Marathon races in Nigeria: Of what benefit?
In the early 1980s, down to the mid-90s, Nigerian athletes dominated sprint events, and were usually in the finals of the 100m and 200m at global championships. That was before Jamaican sprinters overpowered Americans in the short sprints.
This was the era when Innocent Egbunike, Chidi Imoh, Olapade Adenikan, the Ezinwa brothers (Davidson and Osmond), Sunday Bada, Seun Ogunkoya, Francis Obikwelu, Deji Aliu, Olusoji Fasuba, Chioma Ajunwa, Mary Onyali, Falilat Ogunkoya, Fatima Yusuf, Tina Iheagwam, Faith Idehen, Beatrice Utondu, Mary Tombiri, Christy Okpara-Thompson, Mercy Nku, Endurance Ojokolo and Gloria Alozie were the ‘kings and queens’ of the track.
By that time, if Nigeria failed to win a medal in the individual events, the country never failed to pick a silver medal behind the Americans in the relays. It was so because of the number of good sprinters the country had on parade.
However, the cancer that has eaten deep into some aspect of the nation’s economy soon creped into the athletics scene, and gradually, the once-celebrated Nigerian sprinters began to fade away. Mostly affected is the male fold.
For close to two decades, the likes of Ogho-Oghene Egwero, Obinna Metu and Seye Ogunlewe had struggled without success to bring the country back from its sleeping position in the short sprint. On the other hand, Blessing Okagbare had been the sole fighter in the female category, but her efforts seem to have reached diminishing point.
Today, Jamaica, South Africa, Cote d’Ivoire and even Ghana have pushed Nigeria out of the short-distance races.
To former Nigerian sprinter, Jumper and hurdler, Seigha Porbeni, the reason for the nation’s sudden decline in the short sprints is because the Nigerian government and individuals have failed to support athletics, both at the local and national level.
Porbeni, Nigeria’s first decathlete, who introduced combined events into the nation’s athletics is of the opinion that the continuous sponsorship of marathon races by some state governors in Nigeria is a direct way of killing short sprints, which is Nigeria’s major stronghold.
Speaking with The Guardian, Porbeni, a former Director of Sports in Delta State, asked: “Why should a state governor in Nigeria, who is reeling under financial pressure, waste scarce resources to promote marathon races that a Nigerian athlete cannot win?
“Unless we want to deceive ourselves, no Nigerian athlete can win a marathon race, no matter how hard he or she tries? Why are our governors not giving priority to the short sprints, where our athletes have the advantage of beating their foreign counterparts? Nigerians are naturally blessed in the short sprints, not the marathon.
“We can organize a 10km race for our athletes to start their new season. That is what we are doing with Warri/Effurun Peace Marathon in Delta State. It is purely for Nigerian athletes. Anything outside that is a complete waste of money. If our governors should pump half of the money wasted on those marathons into the short sprints, our athletes will gain so much from the system. This idea of organizing a marathon race for the Kenyans and Ethiopians to cart away huge sums of money from Nigeria on yearly basis should stop. It is not helping our sports,” Porbeni stated.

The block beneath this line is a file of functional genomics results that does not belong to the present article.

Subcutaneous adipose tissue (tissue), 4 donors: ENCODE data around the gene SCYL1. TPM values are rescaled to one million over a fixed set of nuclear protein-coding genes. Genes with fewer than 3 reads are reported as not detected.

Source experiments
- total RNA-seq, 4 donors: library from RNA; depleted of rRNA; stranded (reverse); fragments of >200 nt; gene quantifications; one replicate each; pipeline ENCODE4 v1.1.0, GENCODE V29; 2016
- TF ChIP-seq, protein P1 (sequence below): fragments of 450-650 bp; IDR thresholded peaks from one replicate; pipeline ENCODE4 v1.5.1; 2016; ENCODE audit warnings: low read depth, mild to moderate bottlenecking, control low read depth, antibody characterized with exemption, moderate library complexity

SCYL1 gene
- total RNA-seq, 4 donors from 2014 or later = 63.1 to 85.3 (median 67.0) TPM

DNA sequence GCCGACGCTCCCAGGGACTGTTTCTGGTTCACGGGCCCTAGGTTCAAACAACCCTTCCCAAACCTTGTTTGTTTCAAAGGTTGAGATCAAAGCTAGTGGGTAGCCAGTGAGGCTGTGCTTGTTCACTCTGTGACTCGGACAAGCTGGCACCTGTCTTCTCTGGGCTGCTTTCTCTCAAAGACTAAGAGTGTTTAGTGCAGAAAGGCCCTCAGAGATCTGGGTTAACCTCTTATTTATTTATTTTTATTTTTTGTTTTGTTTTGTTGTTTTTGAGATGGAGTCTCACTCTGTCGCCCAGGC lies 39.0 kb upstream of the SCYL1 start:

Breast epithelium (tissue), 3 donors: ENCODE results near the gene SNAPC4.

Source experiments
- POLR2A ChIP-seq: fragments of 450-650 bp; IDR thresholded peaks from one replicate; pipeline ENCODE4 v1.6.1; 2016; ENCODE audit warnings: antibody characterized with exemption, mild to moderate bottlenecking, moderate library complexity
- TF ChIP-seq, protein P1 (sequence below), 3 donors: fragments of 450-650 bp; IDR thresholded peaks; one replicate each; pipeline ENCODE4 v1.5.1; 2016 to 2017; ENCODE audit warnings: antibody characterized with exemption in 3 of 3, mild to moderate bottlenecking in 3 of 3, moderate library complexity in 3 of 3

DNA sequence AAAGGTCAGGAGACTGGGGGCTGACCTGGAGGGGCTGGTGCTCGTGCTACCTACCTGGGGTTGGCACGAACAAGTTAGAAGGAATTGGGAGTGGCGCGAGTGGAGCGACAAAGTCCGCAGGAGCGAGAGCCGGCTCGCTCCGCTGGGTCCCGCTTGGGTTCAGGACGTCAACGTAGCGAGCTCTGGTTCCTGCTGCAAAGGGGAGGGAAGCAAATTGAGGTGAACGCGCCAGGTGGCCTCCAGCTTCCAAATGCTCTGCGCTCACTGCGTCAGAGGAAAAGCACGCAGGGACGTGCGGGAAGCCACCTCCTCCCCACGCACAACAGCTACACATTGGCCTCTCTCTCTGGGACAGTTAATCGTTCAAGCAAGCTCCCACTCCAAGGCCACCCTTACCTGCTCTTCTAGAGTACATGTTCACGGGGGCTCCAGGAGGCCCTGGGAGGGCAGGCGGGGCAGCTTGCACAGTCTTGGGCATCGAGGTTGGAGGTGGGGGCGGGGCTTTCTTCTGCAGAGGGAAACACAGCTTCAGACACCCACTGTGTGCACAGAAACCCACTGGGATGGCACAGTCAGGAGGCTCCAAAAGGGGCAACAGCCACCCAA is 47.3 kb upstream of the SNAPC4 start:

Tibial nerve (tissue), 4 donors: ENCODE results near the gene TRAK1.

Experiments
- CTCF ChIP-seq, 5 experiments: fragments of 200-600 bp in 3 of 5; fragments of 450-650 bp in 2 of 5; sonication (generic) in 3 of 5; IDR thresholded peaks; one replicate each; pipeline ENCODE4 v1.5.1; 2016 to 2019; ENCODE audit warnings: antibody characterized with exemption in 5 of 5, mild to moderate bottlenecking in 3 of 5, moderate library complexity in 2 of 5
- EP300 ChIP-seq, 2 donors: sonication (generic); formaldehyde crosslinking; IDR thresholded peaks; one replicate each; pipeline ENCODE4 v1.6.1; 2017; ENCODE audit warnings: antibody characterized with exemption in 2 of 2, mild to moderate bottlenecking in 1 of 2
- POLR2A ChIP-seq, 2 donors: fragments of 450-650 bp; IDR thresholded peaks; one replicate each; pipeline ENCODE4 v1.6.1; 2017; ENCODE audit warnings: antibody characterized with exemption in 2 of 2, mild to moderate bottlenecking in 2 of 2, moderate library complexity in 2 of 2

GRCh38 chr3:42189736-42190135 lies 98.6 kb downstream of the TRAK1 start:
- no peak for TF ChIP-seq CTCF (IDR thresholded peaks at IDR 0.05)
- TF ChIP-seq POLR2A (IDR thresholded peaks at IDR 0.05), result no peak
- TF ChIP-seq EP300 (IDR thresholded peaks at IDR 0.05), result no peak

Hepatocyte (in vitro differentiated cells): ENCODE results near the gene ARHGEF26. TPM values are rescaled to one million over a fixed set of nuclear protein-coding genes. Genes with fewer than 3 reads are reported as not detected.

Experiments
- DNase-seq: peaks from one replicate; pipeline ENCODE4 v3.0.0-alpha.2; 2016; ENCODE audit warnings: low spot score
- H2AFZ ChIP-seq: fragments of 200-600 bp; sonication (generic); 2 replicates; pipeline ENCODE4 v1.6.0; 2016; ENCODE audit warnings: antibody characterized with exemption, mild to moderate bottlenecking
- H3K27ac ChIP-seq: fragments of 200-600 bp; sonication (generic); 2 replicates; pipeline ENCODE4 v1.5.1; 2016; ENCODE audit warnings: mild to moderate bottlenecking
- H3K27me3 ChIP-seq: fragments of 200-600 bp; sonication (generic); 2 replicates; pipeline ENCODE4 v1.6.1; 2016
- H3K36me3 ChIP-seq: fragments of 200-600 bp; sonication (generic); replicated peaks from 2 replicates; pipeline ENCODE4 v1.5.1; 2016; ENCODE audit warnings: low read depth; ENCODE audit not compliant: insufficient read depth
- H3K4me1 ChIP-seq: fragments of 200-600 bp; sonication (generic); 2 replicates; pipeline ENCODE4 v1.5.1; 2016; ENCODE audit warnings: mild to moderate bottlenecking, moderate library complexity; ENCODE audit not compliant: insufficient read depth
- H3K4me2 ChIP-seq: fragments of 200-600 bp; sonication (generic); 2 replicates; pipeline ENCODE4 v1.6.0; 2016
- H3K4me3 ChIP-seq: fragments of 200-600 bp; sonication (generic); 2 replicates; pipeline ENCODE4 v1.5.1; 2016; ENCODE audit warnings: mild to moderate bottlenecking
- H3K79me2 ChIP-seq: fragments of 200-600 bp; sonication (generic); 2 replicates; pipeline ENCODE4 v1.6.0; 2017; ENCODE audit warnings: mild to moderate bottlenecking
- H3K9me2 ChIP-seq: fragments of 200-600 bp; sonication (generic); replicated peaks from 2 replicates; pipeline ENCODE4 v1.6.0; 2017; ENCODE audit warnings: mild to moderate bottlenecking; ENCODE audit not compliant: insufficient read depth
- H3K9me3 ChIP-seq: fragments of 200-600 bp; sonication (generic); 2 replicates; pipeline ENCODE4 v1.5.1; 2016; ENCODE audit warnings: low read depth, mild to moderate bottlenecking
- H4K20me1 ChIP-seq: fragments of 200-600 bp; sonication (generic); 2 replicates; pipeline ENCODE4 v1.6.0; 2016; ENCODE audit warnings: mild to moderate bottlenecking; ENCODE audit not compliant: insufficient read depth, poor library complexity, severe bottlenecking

Former governor of Cross River State, Donald Duke introduced the 11.25km Obudu Mountain Race in 2005. Since then, other state governors have keyed into the project of staging marathon races, leading to the emergence of a 10km Okpekpe Road Race in Auchi, Edo State, and the 42.1km Access Bank/Lagos City Marathon. Plans are underway to add the Ijebu-Ode International Marathon and Abuja City Marathon to the fold.
An Australian runner, Ben Duboi won the maiden Obudu Mountain race in 2005, while East African athletes dominated it until the government of Cross River State later realised it was a wasteful venture. Governor Ben Ayade stopped the sponsorship of the Obudu Mountain race about four years ago.
The various state governors say they are sponsoring marathon races to drive tourism in their states.
For Porbeni, however, such excuses are not tenable. He asked: “Is marathon the only sporting way of promoting tourism? A governor can bring the likes of Usian Bolt, Asafa Powell, Justin Gatlin, Tyson Gay, Veronica Campbell-Brown and Shelly-Ann Fraser to Nigeria for a short sprint event if the fund is available.
“In that way, Nigerian sprinters can benefit greatly because they will do everything possible to be among the winners, unlike the situation in the marathon races, where East Africans take all the glory,” Porbeni stated.
Marathon is a race that perfectly suits the East Africans, as the Ethiopians, Kenyans and Ugandans have the highest altitude in Africa. The East Africans win marathon races because there is a nexus between altitude and the availability of air or Oxygen molecules. If it were just by hard work, Americans and Europeans will continue to beat Kenyans and Ethiopians in marathons.